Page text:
Sewage is not meant to flood your basement. But that’s what happens -- over and over -- to some Maryland residents.
A number of homeowners who live along Cipriano Road and Spring Avenue in Lanham, Maryland say raw sewage overflows out of their toilets, shower and sink drains.
They’ve been forced to clean it up for years.
Washington Suburban Sanitary Commission doesn't deny this happens and even pays for the costly cleanup. It blames miles and miles of aging sewer pipes.
But customers don't want to live like this anymore. They want a permanent fix.
“It's really gross, I mean it comes out of the toilet," said Christa Cooper, who lives in the affected part of Lanham.
Residents say WSSC told them that when heavy rain hits, they should not run water or flush the toilet because it can make the backup worse.
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“Now every time we get the hard rain it ruins everything down there," said Connie Dibble, who lives in the area.
Resident Christa Kopf said, “I had company from Germany and we had to take them to McDonalds to use the bathroom.”
WSSC tells News 4 there's a history of problems in certain areas of Montgomery and Prince George's counties. About 5,500 miles of an aging sewer system is the main culprit.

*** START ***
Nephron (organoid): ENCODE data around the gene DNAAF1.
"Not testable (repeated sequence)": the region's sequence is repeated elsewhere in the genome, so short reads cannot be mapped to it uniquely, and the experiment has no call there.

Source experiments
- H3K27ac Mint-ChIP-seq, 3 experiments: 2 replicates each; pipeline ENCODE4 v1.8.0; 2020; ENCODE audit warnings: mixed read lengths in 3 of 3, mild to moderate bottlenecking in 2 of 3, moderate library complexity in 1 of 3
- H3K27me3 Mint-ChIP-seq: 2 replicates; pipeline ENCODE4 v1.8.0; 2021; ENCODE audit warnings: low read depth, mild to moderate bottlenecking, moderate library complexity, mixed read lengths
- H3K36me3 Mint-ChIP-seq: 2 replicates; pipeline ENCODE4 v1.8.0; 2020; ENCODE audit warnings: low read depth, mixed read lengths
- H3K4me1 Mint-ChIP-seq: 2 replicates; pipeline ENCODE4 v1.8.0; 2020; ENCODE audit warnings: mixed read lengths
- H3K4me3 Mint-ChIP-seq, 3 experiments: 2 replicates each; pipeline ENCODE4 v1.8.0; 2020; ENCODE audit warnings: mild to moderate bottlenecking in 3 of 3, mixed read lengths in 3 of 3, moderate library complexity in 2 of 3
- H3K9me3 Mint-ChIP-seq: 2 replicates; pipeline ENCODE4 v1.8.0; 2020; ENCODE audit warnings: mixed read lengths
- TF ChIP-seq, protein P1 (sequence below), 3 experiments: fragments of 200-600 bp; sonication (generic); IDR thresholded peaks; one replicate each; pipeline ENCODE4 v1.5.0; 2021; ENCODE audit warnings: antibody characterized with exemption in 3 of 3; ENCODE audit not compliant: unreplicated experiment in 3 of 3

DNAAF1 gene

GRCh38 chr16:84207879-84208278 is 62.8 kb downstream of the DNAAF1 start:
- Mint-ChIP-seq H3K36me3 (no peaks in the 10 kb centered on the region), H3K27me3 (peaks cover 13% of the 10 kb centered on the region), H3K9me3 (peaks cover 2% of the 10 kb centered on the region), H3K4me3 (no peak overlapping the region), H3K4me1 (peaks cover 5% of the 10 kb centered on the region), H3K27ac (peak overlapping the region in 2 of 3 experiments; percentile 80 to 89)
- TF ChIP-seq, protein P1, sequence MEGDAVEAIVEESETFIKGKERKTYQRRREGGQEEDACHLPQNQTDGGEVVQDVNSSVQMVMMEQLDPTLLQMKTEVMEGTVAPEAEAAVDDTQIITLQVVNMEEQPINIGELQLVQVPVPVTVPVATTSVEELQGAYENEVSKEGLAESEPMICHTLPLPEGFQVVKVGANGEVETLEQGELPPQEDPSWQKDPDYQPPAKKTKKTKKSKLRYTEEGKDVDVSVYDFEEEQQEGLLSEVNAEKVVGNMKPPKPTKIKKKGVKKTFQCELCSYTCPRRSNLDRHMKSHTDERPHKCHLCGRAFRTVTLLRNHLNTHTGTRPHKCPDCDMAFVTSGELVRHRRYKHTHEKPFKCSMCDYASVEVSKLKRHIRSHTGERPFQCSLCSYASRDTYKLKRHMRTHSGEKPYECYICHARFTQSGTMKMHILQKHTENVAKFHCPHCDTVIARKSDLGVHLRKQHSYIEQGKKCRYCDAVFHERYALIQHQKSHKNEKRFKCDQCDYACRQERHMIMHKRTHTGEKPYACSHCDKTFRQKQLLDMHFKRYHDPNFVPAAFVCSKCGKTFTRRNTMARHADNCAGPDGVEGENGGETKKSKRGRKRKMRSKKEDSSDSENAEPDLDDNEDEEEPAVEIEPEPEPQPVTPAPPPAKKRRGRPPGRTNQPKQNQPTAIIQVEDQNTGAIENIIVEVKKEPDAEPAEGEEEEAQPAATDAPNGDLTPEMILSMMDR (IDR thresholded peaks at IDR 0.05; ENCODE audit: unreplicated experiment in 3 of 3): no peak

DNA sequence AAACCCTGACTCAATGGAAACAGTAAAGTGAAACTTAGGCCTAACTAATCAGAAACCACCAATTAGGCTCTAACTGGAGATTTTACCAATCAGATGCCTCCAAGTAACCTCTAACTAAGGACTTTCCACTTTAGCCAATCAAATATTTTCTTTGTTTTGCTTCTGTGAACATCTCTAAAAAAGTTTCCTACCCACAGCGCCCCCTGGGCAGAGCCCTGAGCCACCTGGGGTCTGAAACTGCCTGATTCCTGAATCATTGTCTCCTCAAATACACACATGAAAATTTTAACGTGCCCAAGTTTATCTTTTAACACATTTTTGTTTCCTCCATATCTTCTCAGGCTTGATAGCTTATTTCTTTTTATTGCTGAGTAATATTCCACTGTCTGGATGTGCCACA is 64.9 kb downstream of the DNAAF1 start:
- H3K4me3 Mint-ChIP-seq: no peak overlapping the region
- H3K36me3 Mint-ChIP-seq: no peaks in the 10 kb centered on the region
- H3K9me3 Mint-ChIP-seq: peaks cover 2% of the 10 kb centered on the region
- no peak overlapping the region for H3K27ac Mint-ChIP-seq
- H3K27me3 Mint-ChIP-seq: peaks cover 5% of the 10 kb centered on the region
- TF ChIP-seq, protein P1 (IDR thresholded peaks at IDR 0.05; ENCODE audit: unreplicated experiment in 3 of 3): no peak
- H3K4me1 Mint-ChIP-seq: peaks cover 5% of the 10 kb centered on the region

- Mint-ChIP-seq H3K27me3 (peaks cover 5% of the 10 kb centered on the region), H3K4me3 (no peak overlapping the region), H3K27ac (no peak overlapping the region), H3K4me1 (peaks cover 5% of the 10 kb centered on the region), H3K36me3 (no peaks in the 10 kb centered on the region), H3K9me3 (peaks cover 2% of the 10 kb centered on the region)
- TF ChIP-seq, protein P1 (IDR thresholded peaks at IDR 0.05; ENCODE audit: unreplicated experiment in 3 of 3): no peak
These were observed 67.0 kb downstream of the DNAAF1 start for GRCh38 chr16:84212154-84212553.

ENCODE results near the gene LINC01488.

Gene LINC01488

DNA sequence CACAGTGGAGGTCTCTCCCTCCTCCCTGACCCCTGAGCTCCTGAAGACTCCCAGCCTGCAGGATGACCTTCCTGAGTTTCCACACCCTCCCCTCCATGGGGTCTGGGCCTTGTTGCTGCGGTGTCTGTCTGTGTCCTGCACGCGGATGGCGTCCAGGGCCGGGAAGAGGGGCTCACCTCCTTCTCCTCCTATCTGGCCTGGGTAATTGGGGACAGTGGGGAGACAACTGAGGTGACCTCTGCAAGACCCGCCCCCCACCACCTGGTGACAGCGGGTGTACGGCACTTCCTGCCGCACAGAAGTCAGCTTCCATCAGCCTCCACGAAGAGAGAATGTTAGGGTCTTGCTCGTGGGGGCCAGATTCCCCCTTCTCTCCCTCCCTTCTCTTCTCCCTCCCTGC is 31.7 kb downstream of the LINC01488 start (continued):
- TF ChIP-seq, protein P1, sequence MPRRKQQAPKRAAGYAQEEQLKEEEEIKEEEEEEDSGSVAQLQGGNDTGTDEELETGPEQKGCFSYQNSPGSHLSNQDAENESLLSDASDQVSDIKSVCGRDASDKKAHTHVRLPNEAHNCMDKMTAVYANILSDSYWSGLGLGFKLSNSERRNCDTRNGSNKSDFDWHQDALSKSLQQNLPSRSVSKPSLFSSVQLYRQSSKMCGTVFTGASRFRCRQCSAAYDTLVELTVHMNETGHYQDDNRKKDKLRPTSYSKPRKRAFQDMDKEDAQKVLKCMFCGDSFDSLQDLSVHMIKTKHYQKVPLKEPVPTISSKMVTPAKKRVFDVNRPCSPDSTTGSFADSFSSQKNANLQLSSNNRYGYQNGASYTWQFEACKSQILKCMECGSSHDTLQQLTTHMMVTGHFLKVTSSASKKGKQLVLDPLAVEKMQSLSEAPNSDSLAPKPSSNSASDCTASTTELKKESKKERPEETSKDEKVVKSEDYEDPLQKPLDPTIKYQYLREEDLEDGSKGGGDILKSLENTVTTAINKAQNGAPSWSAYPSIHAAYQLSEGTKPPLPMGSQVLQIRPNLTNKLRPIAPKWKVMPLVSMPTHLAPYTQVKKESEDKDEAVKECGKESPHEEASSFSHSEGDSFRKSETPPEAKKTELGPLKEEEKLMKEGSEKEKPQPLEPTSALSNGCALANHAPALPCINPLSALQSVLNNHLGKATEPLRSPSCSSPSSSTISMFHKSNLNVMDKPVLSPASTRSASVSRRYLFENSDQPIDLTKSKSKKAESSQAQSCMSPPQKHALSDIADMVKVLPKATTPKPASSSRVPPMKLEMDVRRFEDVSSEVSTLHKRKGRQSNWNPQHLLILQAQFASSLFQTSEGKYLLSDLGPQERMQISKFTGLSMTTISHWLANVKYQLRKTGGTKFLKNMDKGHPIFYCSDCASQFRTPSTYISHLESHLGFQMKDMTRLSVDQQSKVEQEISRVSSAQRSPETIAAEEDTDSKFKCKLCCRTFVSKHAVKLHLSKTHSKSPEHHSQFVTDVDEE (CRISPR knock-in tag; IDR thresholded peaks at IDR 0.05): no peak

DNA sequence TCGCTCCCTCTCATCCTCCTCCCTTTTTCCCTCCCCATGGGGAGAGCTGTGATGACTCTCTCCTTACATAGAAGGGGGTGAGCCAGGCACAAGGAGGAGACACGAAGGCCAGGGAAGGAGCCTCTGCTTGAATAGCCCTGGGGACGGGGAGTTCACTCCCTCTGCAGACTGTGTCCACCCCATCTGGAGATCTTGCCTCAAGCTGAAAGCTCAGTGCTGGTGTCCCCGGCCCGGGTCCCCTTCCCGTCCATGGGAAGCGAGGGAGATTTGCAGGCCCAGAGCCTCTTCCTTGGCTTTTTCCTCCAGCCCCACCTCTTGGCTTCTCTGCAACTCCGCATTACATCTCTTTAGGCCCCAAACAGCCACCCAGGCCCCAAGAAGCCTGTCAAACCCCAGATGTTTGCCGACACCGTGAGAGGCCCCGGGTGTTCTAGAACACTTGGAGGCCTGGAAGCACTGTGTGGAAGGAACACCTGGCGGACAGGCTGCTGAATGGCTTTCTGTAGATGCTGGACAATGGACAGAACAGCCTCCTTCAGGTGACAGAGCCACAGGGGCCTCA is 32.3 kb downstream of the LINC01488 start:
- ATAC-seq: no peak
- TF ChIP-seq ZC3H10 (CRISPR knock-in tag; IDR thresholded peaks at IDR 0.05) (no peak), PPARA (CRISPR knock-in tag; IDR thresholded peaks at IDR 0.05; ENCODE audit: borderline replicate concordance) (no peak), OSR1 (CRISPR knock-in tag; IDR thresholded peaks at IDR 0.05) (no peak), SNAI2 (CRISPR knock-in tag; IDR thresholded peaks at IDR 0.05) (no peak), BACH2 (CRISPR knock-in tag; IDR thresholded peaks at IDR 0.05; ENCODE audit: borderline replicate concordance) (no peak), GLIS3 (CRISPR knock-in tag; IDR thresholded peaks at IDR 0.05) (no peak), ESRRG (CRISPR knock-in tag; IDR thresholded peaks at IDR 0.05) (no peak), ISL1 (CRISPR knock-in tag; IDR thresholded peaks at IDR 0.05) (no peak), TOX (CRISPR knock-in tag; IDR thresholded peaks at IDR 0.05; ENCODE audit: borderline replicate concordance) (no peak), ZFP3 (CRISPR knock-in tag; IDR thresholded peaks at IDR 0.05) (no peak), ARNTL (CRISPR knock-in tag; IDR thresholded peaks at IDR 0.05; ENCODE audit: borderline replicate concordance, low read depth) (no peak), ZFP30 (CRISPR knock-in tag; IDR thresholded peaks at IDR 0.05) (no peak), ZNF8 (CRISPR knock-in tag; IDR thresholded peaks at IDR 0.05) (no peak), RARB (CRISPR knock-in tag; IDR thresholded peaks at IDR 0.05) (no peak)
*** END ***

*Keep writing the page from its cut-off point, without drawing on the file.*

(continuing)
Old pipes may have cracks or holes that allow rain water to leak in, WSSC said, and the pipes can't handle the added flow, causing a disgusting backup.
Although there's been extensive maintenance done to try to prevent sewage backups, it hasn't worked for everyone. According to WSSC, between fiscal years 2013 and 2015 it has had more than 2,300 sewage-related claims totaling nearly $6 million.
“They said it’s cheaper to pay you your claims than it is to fix millions of dollars worth of damage," said resident Jean White.
White says she's filed close to 20 claims with WSSC over the years. Dibble says she’s filed 10 claims and Kopf said she had lost count.
“There’s a history of problems in that area and we’re aware of it," said WSSC spokesperson Lyn Riggins.
WSSC says they have been working on replacing the aging sewer pipes -- including starting work on the neighborhood near Cipriano Road.
“There's some new pipe in the ground now, the rest is going in as we speak and by the end of September all the customers should be on new pipes," Riggins said.
So after decades of being on edge with every rain storm, keeping sandbags and fans nearby, the homeowners said they with are hopeful their years of living with raw sewage could be over.
This fiscal year, WSSC has budgeted $234 million for sewer replacement and rehabilitation work, WSSC said.